Five Loaves and Two Fish

Jesus says to the disciples- ‘Give them something to eat yourselves’ The disciples are surprised. How to feed these five thousand people? They express their helplessness, “All we have with us is five loaves and two fish.” He says- Bring them to me. Then the miracle happens.

When a difficult task is given to us we respond with a gasp. How can I do anything? I do not have the strength, the wisdom, the knowledge, the time, the ability…. I am so small – so unimportant. I simply cannot do what God asks. But God acts – and that is always the thing to note first. God blesses the seemingly insignificant supplies from which we can draw. And when God blesses, the extraordinary happens. God is constantly in the business of doing miracles. We marvel when 5000 are feed as though it is somehow unusual in terms of what God does. But in fact, God is doing it every day.

While St Teresa of Avila was starting new convents always she was questioned about the resources. Her response was- It’s true that I have only a few shillings. But a few shillings and Jesus with me Teresa will work miracles. He who has God finds he lacks nothing: God alone suffices.

Our limited recourses, our limited talents, limited wisdom and knowledge, with His blessings will work wonders.

navchetana.com/web/homilies.php?date=2015-08-3

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THE EIGHTEENTH WEEK OF ORDINARILY TIME

1 AUGUST 2016

Eighteenth Monday of of ordinary time

Jer 28: 1-17; Mt 14: 13-21

Five Loaves and Two Fish

Jesus asks the disciples- ‘Give them something to eat yourselves’. The disciples are surprised. How to feed these five thousand people? They express their helplessness, “All we have with us is five loaves and two fish.” He says- ‘Bring them to me’. …Then the miracle happens.

When a difficult task is given to us we respond with a gasp. How can I do anything? I do not have the strength, the wisdom, the knowledge, the time, the ability…. I am so small … so unimportant. I simply cannot do what God asks. But God acts – and that is always the thing to note first. God blesses the seemingly insignificant supplies from which we can draw. And when God blesses, the extraordinary happens. God is constantly in the business of doing miracles. We marvel when 5000 are fed as though it is somehow unusual in terms of what God does. But in fact, God is doing it every day. Have you wondered from where do the provisions of the world come?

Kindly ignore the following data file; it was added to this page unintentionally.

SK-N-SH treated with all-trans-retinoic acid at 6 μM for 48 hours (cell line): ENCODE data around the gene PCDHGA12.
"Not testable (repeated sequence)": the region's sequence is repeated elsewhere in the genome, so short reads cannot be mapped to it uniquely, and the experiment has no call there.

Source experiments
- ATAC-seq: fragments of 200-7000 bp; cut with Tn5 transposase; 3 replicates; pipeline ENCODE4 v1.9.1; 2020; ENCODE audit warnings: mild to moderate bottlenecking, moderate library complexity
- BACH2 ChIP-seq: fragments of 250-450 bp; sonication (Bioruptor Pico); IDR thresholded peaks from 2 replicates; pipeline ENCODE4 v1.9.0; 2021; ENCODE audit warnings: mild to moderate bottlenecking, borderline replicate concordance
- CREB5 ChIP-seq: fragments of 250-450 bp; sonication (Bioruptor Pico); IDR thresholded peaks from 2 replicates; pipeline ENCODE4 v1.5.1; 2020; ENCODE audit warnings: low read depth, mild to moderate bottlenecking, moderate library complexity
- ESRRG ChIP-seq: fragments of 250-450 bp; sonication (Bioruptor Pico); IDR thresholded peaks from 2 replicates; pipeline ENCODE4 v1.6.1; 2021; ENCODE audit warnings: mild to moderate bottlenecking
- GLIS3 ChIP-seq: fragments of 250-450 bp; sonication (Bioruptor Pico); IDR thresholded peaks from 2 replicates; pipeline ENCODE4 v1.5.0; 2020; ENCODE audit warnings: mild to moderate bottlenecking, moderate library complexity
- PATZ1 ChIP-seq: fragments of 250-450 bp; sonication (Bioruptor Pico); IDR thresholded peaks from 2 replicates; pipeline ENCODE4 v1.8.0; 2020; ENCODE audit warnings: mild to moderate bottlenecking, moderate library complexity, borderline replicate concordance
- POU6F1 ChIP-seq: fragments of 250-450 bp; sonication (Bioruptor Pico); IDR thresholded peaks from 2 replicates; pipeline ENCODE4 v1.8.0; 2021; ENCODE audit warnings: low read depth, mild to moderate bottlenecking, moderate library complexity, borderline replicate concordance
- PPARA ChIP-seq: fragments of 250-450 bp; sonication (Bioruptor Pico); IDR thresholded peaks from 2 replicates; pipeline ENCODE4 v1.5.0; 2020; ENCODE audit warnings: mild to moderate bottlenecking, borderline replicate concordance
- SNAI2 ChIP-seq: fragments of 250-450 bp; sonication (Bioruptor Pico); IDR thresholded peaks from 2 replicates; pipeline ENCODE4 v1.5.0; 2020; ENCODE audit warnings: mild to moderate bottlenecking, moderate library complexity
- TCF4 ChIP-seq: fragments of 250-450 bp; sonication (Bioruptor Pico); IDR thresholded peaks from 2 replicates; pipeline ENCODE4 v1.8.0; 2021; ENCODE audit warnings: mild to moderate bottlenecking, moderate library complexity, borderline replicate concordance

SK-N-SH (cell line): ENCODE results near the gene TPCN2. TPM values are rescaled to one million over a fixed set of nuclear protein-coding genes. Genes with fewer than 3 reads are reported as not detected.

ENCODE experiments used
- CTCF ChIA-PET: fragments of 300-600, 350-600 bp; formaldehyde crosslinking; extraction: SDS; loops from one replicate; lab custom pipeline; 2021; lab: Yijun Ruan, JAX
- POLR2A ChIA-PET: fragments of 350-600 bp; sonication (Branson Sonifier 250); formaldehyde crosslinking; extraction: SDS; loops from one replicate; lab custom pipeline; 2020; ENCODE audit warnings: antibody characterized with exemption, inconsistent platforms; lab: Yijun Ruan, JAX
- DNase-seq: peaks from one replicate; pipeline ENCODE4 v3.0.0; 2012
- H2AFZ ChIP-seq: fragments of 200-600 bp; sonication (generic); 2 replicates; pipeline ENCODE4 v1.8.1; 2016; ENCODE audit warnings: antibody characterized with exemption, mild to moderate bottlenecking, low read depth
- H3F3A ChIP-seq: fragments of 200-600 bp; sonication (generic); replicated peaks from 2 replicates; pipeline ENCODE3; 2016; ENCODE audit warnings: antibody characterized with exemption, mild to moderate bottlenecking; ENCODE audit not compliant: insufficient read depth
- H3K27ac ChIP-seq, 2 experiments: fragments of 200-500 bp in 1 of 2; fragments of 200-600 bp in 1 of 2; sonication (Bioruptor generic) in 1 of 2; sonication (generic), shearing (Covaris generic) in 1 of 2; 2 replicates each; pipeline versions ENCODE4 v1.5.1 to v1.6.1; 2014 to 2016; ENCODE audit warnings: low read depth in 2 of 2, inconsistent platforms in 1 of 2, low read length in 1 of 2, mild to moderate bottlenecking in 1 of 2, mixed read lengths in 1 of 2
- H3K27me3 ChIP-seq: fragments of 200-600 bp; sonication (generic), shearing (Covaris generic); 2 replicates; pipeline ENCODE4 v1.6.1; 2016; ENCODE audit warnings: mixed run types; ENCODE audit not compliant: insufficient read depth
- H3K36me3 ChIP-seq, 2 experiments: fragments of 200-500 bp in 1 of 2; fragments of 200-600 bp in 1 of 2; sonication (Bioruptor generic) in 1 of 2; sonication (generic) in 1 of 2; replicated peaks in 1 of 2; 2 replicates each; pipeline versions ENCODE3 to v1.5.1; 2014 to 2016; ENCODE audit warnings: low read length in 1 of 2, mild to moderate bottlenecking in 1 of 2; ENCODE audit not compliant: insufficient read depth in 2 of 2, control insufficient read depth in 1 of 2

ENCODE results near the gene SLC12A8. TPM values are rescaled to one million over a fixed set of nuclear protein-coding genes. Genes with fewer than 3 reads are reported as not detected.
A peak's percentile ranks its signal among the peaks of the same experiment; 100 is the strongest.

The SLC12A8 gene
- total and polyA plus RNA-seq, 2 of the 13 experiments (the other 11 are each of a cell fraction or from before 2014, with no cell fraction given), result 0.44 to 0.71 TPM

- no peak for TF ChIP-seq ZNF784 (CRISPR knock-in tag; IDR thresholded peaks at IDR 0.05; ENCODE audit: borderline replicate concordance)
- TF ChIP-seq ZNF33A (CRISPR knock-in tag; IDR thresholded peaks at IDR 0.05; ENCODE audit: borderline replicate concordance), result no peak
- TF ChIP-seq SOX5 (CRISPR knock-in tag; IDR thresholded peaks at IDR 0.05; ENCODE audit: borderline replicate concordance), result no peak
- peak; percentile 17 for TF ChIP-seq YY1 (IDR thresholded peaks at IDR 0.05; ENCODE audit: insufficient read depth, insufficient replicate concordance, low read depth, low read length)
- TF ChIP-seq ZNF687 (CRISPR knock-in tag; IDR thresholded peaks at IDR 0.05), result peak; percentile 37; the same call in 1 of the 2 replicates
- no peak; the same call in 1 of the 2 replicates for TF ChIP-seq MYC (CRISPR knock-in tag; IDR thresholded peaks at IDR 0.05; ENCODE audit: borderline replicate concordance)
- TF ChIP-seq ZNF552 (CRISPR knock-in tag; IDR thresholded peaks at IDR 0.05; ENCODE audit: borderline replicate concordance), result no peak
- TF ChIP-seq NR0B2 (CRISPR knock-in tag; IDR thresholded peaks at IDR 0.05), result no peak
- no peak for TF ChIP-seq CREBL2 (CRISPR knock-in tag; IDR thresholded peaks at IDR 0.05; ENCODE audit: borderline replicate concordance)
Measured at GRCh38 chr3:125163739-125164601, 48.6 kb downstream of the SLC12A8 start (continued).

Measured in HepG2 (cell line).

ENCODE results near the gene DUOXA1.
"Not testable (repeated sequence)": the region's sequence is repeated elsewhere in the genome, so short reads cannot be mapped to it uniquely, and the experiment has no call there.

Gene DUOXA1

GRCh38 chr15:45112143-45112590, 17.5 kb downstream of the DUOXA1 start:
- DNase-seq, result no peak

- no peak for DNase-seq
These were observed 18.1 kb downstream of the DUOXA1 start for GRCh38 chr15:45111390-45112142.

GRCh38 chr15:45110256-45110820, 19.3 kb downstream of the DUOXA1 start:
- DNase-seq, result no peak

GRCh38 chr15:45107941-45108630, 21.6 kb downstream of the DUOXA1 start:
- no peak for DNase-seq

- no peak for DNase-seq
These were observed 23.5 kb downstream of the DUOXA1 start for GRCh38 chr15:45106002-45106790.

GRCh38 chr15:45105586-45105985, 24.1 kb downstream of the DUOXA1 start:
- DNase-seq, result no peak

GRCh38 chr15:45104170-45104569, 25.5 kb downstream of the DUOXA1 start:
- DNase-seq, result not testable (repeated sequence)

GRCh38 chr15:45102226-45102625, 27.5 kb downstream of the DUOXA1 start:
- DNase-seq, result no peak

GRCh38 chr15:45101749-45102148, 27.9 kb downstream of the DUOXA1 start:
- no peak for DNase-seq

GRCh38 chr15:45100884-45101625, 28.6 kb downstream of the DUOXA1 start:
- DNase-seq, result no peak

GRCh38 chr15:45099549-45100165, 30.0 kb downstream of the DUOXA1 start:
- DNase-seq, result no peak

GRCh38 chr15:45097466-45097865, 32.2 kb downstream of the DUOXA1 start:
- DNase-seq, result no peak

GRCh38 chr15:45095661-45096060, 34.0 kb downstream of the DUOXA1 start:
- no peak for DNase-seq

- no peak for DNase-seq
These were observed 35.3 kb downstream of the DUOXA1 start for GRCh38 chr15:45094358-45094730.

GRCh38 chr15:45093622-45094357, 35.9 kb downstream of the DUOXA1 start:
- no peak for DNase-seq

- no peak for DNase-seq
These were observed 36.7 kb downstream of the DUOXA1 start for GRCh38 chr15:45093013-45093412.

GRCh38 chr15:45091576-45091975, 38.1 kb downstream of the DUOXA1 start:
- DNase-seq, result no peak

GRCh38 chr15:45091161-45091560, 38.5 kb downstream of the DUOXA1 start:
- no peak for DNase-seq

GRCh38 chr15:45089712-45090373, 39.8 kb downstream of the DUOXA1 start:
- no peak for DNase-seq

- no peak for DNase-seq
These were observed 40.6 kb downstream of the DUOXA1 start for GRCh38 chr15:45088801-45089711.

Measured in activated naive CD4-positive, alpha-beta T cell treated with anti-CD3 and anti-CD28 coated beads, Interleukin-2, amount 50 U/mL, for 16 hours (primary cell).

While St Teresa of Avila was starting new convents always she was questioned about the resources. Her response was- It’s true that I have only a few shillings. But a few shillings and Jesus with me Teresa will work miracles. He who has God finds himself lacking nothing: God alone suffices.

Our limited recourses, our limited talents, limited wisdom and knowledge, with His blessings will work wonders. Let God work a miracle with you today, take out the little that you have and hold it out to him…to raise, to thank, to break, to bless and to multiply…and to feed as many as he wants. Dr James M L CMI

navchetana.com/web/homilies.php?date=2016-08-1

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Sunday, July 31, 2016

MONDAY OF THE 18TH WEEK IN ORDINARY TIME (YEAR C) – MATEO 14:13-21. UNSA MAY ATONG MAHIMO ARON PAGTABANG SA UBAN NGA NAGLISOD? Atubangan sa daghang mga problema sa kinabuhi – kapobrehon, sakit, druga ug uban pa – daghan kanato mopiyong nalang sa mga mata. Moingon kita, “Unsa may atong mabuhat nga kabos ra man ta?” Apan ang ebanghelyo nagtudlo nga bisan unsa ka gamay ang anaa kanato, kon kini atong ipaambit ug pabendisyonan sa Ginoo, makatabang na’g dako sa isigkatawo. Ato kining mapamatud-an diha sa atong kasinati-an. Ang mga pobre nga magkahiusa pagpaambit sa ilang panahon ug katakos pwede nga makahimo’g balay alang sa ilang kauban nga mga kabos. Sakto si Howard Zinn sa pag-ingon: “We don’t have to engage in grand, heroic actions to participate in the process of change. Small acts when multiplied by millions of people can change the world.” Posted by Abet Uy

abetuy.blogspot.com/2016/07/monday-of-18th-week-in-ordinary-time.html

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August 1, 2016

REFLECTION: It is interesting to note in today’s gospel reading that it was not Jesus himself who distributed the multiplied bread and fish to the crowd. Instead he had his disciples do it for him. Obviously he wanted to associate them to his feeding activity. This is a symbolic move on his part. It means that all the disciples of Jesus dispersed throughout time and space must feed the hungry masses of mankind.

In that connection, if we look at our world situation today, we find a scandalous anomaly. On the one hand, according to the UN food agency, the Food and Agricultural Organization (FAO), the world has the resources and technology to produce sufficient quantities of food to bring an end to hunger and poverty. Yet, on the other hand, the UN also reports (cf. Jean Ziegler’s statement in October 2005) that every day 100,000 people die of malnutrition. Why is this? Partly because of natural catastrophes. But partly also (and maybe more ­importantly) because of human greed. Ultimately rich countries are not willing to share more of their wealth with developing countries, and when they do share their wealth, the help given usually ends up in the pockets of corrupt local officials. As we read in 1 Tim 6:10: “The love of money is the root of all evils.”

schoolofthewordonline.com/scriptural-library/daily-gospel/english/item/3602-august-1-2016

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See Today’s Readings:  Year I,   Year II

Back to: Monday of the 18th Week of the Year